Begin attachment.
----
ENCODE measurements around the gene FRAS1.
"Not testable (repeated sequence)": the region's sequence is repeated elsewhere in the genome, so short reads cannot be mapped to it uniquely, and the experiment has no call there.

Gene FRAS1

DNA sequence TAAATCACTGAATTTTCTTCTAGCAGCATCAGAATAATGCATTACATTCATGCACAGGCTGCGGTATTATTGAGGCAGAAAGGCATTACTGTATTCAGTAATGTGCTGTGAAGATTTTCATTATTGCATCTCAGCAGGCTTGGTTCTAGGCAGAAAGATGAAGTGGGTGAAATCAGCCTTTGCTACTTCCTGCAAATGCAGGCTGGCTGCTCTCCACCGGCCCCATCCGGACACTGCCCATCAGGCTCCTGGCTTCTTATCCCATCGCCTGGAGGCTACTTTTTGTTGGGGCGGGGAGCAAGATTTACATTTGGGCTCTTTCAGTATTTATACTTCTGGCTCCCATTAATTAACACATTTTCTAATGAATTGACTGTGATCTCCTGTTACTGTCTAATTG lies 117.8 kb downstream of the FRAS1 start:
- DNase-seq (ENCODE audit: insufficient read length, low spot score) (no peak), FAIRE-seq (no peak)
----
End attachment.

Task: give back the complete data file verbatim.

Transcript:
ENCODE measurements around the gene FRAS1.
"Not testable (repeated sequence)": the region's sequence is repeated elsewhere in the genome, so short reads cannot be mapped to it uniquely, and the experiment has no call there.

Gene FRAS1

DNA sequence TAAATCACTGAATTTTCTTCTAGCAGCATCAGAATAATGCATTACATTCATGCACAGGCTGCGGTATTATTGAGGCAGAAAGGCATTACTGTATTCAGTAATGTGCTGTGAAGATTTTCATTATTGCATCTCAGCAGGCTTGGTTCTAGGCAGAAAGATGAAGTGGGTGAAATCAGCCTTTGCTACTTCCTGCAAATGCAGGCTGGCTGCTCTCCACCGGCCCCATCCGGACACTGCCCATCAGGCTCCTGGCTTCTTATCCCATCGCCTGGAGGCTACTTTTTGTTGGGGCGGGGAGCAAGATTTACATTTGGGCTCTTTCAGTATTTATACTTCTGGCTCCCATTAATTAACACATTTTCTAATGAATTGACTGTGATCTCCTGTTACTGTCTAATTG lies 117.8 kb downstream of the FRAS1 start:
- DNase-seq (ENCODE audit: insufficient read length, low spot score) (no peak), FAIRE-seq (no peak)